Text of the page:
After the disappointment of dropping out of the Thames Meander Marathon last Saturday, my fifth marathon of the year, I have bounced back with a positive week!
My physio confirmed on Wednesday that my calf is fine, but I've torn the flexor digitorum longus in my right foot. Flexor what? I know. Basically it's the small muscle that connects your toes to your heel and then attaches halfway up your shin - hence why I thought it was a calf injury. I SHOULD be as good as new within 2-3 weeks, but having smashed the rehab already this week it already feels a million times better so I think I'll be good to go at the Taunton Marathon on April 3rd.
As I didn't finish the race last week, technically it is now Tom Runs Nine not Tom Runs Ten, which just doesn't sound right. Therefore, if you guys are happy my plan is to make Man v Horse the 10th event to complete my challenge. Okay so it's technically not a marathon (it is 23 miles) but I'm hoping you'll let it slide considering I'm racing against HORSES. Deal?
The good people at HIGH5 also sent through my latest delivery of supplements to support my training. I'm literally like a kid at Christmas when these deliveries turn up - Big thanks to them as it really does help me out given I'm still a student for another couple of months! I wrote a blog for them with my Top 5 tips for Marathon Race Day (worth reading if you are about to run your first marathon). You can read it here.
I tweeted last week about training paces and got plenty of reaction, so I thought I'd talk more about it seeing as there were no marathons this week. If you don't like running, the next few paragraphs are going to bore you!
The biggest problem I see on Garmin, Strava, Instagram etc is the paces at which people run. As a sports scientist (okay well technically not til May when I graduate) the only way you can make physiological gains and increase your Aerobic Capacity and VO2 is to overload one of the following:
You should not try and do two or more of these at once, that is when injuries or overtraining is likely to occur. But basically speaking (relative to your fitness levels) your hard interval/speed runs should BE FAST. Your long runs should be LONG. The frequency should be OFTEN.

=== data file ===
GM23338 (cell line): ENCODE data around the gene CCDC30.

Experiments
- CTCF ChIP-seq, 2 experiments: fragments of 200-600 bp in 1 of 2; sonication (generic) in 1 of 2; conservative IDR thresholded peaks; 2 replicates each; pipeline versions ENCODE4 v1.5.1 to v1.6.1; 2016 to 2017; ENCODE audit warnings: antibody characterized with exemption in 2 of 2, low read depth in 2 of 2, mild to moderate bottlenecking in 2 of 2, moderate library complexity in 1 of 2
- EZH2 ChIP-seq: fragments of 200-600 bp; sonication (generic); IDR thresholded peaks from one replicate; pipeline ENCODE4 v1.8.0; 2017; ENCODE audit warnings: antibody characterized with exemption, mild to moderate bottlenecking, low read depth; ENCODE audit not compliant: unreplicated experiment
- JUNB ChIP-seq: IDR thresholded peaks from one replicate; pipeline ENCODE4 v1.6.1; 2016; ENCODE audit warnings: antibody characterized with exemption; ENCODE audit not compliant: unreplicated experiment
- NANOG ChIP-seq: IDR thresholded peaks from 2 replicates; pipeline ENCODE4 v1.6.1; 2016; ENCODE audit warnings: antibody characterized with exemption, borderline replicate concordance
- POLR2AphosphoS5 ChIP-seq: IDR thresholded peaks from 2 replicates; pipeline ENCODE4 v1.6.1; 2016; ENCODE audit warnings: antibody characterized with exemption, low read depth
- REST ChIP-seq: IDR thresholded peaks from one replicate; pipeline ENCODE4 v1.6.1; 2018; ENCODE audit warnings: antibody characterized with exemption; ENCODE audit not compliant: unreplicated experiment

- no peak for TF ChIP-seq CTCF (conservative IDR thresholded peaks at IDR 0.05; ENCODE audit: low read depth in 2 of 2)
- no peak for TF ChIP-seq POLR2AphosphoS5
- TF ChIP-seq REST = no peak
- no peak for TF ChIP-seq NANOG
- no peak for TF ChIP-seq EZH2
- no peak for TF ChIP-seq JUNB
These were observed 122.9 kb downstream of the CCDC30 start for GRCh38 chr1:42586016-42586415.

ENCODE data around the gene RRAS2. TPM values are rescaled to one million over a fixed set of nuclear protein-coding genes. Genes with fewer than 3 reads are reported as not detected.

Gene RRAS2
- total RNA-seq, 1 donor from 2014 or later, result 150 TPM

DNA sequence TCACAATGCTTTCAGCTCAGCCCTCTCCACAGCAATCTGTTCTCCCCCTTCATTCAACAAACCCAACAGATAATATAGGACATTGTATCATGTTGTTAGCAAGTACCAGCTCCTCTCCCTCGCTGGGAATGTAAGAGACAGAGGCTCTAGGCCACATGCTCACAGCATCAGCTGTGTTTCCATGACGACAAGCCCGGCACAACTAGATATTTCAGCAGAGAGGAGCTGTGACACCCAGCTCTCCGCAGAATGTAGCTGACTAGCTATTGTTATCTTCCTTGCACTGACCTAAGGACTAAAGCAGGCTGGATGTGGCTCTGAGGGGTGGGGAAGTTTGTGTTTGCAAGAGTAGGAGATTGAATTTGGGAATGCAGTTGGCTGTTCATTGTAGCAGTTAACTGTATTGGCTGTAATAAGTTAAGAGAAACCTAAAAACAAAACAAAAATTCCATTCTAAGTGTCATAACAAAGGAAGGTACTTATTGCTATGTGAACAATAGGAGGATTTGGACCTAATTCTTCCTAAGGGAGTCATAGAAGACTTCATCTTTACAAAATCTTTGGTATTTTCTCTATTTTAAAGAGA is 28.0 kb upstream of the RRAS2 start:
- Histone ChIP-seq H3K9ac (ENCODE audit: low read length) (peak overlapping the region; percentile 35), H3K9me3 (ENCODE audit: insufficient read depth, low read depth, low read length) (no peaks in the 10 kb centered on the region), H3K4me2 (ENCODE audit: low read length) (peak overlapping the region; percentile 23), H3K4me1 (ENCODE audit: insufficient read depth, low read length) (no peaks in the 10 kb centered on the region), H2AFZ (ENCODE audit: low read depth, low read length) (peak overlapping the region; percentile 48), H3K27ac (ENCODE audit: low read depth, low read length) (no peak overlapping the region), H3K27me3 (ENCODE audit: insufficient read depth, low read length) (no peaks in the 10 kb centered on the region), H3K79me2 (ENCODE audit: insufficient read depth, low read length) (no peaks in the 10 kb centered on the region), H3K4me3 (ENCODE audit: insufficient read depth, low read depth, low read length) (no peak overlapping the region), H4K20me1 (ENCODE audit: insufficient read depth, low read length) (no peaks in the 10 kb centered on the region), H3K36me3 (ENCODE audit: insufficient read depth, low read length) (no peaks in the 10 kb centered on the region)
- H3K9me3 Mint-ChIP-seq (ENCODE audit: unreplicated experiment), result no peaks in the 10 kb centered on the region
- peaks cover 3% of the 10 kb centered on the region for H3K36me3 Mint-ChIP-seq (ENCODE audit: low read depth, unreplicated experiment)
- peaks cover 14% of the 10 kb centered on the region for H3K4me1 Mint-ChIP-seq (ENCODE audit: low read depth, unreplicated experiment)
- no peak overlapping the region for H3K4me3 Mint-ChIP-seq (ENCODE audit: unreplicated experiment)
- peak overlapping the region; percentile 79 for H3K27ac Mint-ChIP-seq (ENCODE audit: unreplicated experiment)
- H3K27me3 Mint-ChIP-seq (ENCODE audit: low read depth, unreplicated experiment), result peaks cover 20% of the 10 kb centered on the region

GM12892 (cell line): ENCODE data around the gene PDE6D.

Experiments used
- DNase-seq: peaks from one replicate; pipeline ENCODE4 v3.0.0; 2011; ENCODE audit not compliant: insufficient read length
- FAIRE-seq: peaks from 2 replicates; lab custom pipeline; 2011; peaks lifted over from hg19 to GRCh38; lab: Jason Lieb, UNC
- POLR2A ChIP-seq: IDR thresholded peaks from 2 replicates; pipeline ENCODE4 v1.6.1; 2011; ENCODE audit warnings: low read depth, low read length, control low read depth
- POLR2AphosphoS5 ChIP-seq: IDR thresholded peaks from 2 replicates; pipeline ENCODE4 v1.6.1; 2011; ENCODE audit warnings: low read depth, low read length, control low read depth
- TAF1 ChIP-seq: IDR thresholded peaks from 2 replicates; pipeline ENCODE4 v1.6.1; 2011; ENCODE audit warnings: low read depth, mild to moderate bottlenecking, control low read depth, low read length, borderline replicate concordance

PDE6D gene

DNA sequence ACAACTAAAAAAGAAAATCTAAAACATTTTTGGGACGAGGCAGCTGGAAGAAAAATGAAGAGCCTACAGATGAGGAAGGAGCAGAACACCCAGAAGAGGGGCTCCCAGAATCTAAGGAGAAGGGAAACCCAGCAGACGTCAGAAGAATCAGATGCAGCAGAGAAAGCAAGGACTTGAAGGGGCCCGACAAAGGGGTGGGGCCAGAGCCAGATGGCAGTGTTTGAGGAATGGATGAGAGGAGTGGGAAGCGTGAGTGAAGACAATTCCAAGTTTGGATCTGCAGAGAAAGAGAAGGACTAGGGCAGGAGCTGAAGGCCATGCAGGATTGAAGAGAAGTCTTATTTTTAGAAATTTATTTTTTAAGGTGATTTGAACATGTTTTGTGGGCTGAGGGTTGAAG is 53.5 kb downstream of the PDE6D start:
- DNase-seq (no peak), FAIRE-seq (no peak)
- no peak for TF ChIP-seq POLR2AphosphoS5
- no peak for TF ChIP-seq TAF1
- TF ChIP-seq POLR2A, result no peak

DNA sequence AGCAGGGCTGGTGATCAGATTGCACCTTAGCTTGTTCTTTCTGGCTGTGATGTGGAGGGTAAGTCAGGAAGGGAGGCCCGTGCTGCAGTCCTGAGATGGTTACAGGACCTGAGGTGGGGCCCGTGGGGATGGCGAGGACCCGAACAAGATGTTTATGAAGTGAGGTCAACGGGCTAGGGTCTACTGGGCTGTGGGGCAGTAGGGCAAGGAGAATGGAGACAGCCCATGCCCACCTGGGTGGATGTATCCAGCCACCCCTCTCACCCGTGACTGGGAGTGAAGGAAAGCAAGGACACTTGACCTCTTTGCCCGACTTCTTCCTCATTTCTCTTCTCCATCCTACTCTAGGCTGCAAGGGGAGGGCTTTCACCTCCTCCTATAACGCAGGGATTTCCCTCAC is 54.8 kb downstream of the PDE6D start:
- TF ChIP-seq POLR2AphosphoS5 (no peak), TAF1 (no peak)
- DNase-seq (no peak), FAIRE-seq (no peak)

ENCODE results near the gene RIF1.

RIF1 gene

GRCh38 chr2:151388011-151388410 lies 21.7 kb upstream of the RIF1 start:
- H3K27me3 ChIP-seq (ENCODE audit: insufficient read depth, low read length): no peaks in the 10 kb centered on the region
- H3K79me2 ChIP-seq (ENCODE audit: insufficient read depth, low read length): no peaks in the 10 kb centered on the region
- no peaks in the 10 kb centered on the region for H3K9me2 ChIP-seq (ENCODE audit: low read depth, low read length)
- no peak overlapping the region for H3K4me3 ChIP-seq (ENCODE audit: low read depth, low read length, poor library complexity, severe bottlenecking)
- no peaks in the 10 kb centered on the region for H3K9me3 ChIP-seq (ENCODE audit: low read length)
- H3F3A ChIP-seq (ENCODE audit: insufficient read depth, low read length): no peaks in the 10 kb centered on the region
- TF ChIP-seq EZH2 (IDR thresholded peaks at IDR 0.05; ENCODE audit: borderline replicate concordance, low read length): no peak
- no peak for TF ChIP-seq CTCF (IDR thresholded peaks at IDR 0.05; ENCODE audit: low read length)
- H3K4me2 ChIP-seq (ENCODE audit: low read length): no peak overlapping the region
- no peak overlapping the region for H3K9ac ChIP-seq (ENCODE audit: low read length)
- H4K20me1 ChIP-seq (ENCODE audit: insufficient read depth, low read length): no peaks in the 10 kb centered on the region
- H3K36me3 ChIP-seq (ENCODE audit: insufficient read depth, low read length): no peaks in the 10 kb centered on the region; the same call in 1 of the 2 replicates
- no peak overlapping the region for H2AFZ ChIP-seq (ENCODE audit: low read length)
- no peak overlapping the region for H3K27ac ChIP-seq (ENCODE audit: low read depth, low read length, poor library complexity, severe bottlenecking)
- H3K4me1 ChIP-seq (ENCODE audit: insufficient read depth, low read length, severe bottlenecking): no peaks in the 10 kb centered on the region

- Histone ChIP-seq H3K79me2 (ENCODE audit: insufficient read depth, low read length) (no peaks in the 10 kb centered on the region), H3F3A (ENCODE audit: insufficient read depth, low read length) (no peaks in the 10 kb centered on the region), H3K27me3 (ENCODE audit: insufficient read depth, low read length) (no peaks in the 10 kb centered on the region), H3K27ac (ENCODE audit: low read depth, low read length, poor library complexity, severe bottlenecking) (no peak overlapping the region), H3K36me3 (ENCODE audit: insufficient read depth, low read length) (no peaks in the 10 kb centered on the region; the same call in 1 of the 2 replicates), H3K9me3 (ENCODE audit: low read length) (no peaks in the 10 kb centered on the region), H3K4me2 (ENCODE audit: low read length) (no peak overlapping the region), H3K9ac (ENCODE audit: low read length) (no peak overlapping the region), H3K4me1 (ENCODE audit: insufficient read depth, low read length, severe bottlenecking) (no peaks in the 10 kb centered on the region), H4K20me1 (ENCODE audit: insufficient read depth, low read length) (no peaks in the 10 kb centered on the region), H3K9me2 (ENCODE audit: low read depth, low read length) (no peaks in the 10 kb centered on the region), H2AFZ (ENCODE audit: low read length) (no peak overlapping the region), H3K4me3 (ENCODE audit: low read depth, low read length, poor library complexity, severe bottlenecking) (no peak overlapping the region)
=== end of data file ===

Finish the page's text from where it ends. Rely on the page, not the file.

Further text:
All of these will feel uncomfortable but hey I'm sorry partner, you are trying to run a marathon - nobody said it was going to be easy did they? The biggest mistake is steady runs - I mean seriously they are a waste of time. They are too fast to allow for recovery and too slow to improve your speed.
Ultimately most people will miss their marathon PB targets because they cannot handle the pace on the day (myself included). You have to practice running at marathon pace or ideally faster than that (half marathon or 10k pace). Your essentials should be.
- Easy runs - These will make up the bulk of training. You should be able to easily hold a conversation. The aim of these runs is to finish them feeling better than when you started.
- Long runs - Get these bad boys in the bank ASAP. 20 miles should ideally be your minimum so you can build time on your feet and also gain confidence that you are capable of literally running for hours!
- Speedwork - This is where the PBs come from right here. It's gonna hurt and it won't be fun, but you gotta get those feet moving!
The harsh reality is that even with a taper and carb load, it is unrealistic to expect to run 26.2 miles at a pace you have never practiced or cannot easily sustain for 5 miles or so, especially the closer you get to the big day. Sorry if that is a bit harsh, but you have to get out of your comfort zone and your routine if you want to run faster marathons.
Why not try adding in 2-3 miles at faster than your marathon pace into some of your runs, and build slowly from there? Becoming a long distance runner takes months/years not days/weeks, so be patient and most of all enjoy it - we are marathon runners and we are flipping awesome! *high five*
Okay non-runners you can start reading again now!
I watched Spotlight at the cinema this week - it was incredible, and seeing as I'm back on the bike, I also got through another book - The Quality of Silence by Rosamund Lupton. If you like a bit of suspense it is well worth you reading.
Also, someone from CNN emailed me (yes that CNN) as they are producing a documentary on all different types of running events around the world. They are including Man v Horse within their programme, and apparently they saw that I'm running and came across my eating disorder story and have asked me to be part of it!. I have a Skype call with the producer on Thursday which should be interesting..
Coralie is running the Manchester Marathon in three weeks time, so she had her final long run this weekend and I planned a pretty brutal hilly route through Bealings in Suffolk. I was due to run with her but I bailed due to injury but got on the bike and acted as support vehicle - you know you've found the right girl for you when she wants to get up at 6.30am and run 20 miles for fun at on a Saturday morning!
As I am also running Manchester, we will be running the full 26.2 together and I am acting as her personal pacer/waterboy/gel carrier. It is also actually my birthday on that day, so I know what you're thinking - this guy is earning serious boyfriend points! I know right? I'm going to be dining out on that one for a while..
I am running ten marathons to raise money for Beat, the UK's leading eating disorder charity. You can follow me on Twitter here, on Instagram here, or on Facebook here. You can also sponsor me via my Justgiving page here. Thank you!